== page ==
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SpaceCoast.CONTENTS

 [FLORIDA] TIME & SPACE

[ EXPLORE ]

dave.

……….Moments in Time

&Space

 

  DISCOVERY
BACK TO THE FUTURE (Sept. 29,1988)

  DAY IN THE LIFE
DISCOVERY 2005

  FREE FLIGHT:
JULY 4th 2006

  PRE DAWN DISCOVERY
The Final Mission (Feb. 24, 2011)

  NAKED LAUNCH
Florida’s Finest Art (1997)

  MAYBE MARS?
The Inaugural Falcon (Feb. 6, 2018)

  FIRST TO RIDE THE DRAGON
SpaceX Astronauts (May 27, 2020)

 


— video b/ dave. [OriginalNoise.Org]

The Visionary

“Imagine” (a man on the moon) 

John Fitzgerald Kennedy understood the importance of exploration, discovery, and the LURE OF THE MOON.

“Hit The Road Jack”  b/ Ray Charles

6

— NASA

 

 

1947 — The Muroc Army Air Field in California has test pilots fly high-speed aircraft such as the rocket-powered Bell X-1, but some are killed as a result. After another pilot, Slick Goodlin, demands $150,000 (equivalent to $1,683,000 in 2018) to attempt to break the sound barrier, war hero Captain Chuck Yeager receives the chance to fly the X-1. While on a horseback ride with his wife Glennis, Yeager collides with a tree branch and breaks his ribs, which inhibits him from leaning over and locking the door to the X-1. Worried that he might not fly the mission, Yeager confides in friend and fellow pilot Jack Ridley. Ridley cuts off part of a broomstick and tells Yeager to use it as a lever to help seal the hatch to the X-1, and Yeager becomes the first person to fly at supersonic speed, defeating the “demon in the sky.”

Six years later, Muroc, now Edwards Air Force Base, still attracts the best test pilots. Yeager (now a major) and friendly rival Scott Crossfield repeatedly break the other’s speed records. They often visit the Happy Bottom Riding Club run by Pancho Barnes, who classifies the pilots at Edwards as either “prime” (such as Yeager and Crossfield) that fly the best equipment or newer “pudknockers” who only dream about it.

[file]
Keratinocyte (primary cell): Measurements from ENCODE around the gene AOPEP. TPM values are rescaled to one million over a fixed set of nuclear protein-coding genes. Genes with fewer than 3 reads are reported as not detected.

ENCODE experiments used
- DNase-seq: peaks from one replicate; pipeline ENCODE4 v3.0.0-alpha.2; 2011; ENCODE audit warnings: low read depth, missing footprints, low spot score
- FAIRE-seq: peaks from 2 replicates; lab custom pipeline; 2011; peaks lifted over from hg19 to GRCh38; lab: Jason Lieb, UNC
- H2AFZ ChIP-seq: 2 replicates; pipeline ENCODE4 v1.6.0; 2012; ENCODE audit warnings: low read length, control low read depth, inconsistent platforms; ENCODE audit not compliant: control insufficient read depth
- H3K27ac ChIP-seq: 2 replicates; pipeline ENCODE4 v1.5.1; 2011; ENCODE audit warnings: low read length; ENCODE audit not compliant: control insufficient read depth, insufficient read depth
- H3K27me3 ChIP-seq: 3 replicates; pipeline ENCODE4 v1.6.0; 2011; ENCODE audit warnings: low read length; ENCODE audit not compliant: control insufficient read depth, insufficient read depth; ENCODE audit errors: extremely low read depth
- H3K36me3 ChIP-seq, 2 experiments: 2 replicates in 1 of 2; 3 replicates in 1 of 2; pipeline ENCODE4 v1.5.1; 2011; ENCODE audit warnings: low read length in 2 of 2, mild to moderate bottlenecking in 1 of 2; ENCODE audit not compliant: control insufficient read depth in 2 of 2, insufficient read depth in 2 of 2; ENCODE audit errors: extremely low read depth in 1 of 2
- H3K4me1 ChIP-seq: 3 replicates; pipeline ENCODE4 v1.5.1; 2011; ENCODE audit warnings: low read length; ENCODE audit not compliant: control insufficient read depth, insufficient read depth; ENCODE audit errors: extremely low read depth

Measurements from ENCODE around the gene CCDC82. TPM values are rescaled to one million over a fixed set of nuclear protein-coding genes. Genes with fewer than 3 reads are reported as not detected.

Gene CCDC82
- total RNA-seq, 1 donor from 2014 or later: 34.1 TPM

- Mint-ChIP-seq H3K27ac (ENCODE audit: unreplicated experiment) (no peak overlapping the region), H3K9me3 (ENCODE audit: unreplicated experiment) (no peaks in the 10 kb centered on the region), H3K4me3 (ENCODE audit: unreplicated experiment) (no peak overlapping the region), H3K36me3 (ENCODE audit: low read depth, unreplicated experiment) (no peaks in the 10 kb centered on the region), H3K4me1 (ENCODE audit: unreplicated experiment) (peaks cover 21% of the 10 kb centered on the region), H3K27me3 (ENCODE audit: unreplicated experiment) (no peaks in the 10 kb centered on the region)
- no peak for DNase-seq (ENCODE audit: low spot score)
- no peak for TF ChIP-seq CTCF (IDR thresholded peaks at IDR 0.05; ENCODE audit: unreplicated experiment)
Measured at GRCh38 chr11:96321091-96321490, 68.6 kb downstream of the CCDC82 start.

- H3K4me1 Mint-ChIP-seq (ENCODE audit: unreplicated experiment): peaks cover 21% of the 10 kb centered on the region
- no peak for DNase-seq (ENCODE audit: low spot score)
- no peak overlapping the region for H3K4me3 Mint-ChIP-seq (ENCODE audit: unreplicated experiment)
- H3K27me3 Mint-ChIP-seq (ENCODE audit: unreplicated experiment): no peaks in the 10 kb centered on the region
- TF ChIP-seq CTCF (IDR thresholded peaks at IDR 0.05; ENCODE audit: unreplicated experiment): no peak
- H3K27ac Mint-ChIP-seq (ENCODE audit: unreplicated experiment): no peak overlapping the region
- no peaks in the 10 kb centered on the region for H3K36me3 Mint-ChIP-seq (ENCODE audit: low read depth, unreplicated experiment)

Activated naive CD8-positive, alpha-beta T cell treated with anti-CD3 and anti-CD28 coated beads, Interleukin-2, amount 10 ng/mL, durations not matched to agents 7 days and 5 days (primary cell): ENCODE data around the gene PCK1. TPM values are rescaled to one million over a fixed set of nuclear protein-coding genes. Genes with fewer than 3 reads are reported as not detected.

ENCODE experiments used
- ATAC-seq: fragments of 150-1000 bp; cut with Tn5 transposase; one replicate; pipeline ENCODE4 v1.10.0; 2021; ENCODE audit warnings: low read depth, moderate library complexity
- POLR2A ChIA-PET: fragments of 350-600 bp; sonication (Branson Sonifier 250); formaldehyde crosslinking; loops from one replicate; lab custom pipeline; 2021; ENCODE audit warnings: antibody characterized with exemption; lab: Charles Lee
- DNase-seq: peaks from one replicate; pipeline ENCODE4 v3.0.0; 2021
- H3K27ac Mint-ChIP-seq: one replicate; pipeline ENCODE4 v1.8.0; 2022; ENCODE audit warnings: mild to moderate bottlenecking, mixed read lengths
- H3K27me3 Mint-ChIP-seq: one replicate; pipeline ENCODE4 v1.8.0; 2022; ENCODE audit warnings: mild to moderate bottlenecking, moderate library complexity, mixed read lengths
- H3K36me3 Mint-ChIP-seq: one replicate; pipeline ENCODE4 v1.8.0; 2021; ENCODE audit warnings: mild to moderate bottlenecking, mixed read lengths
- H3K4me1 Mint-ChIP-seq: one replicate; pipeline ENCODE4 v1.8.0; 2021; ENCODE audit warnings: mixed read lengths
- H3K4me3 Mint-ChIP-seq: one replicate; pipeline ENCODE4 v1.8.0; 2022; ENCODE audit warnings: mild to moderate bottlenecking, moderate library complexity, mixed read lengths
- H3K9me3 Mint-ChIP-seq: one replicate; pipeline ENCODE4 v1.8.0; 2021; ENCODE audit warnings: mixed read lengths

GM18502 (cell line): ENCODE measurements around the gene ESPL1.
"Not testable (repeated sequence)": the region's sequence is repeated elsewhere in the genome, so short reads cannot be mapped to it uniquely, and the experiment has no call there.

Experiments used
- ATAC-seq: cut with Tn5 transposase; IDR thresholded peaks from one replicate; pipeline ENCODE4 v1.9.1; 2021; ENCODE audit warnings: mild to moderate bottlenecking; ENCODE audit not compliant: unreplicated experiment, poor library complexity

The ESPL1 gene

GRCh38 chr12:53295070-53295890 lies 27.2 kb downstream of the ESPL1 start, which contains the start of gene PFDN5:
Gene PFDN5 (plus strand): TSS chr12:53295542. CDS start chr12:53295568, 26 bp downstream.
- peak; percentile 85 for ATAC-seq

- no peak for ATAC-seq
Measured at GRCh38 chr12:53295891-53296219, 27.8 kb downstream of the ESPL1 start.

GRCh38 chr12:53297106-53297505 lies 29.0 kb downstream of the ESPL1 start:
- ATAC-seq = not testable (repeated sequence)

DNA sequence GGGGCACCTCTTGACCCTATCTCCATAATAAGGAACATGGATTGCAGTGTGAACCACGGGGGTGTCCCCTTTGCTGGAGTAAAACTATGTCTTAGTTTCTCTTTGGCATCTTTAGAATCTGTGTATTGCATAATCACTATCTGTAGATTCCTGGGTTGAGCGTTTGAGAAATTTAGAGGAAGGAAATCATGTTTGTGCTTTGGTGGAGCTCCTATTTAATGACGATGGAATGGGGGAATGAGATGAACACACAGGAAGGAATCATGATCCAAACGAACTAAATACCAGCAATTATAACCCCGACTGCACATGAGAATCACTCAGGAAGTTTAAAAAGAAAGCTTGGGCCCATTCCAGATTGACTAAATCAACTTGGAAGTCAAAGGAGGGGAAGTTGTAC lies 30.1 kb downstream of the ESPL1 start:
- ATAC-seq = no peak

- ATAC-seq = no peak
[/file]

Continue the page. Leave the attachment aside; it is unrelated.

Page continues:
Gordon “Gordo” Cooper, Virgil “Gus” Grissom and Donald “Deke” Slayton, captains of the United States Air Force, are among the “pudknockers” who hope to also prove that they have “the Right Stuff.”

“No bucks, no Buck Rogers.”

Officials understand, that rather than keep their test program secrect, it would be better for funding if they promoted the most exciting new program.

Cooper’s wife, Trudy, and other wives are afraid of becoming widows, but cannot change their husbands’ ambitions and desire for success and fame.

 

 

1957 The Russian satellite Sputnik alarms the United States. Senator Lyndon B. Johnson and military leaders demand that NASA help America defeat the Russians in what was called the Space Race.

The search for the first Americans in space excludes Yeager because he lacks a college degree.

 

Tom Wolfe’s book (movie) “The Right Stuff”  is  one of the best told stories about America’s Space Program. Specifically, the Mercury Program, and the original seven astronauts who were first to explore outer space.


Although test pilots at Edwards mock the Mercury Astronauts as “spam in a can,”  they do recognize that they are no longer the fastest men on Earth. “it takes a special kind of man to volunteer for a suicide mission” Yeager said, “especially when it’s on national TV.”

Lockheed NF-104A, Yeager attempts to set a new altitude record in a brand new Lockheed NF-104A that would take him to the edge of space. As he climbed to where he could see out of the Earth’s atmosphere, the 104A’s engine stalled, and Yeager was seriously burned when he had to eject as the plane plumeted toward the desert floor. Surviving the fall, Yeager gathered up his spent parachute before walking himself to an approaching ambulance, proving that, although never making it to space, he no doubt always had The Right Stuff.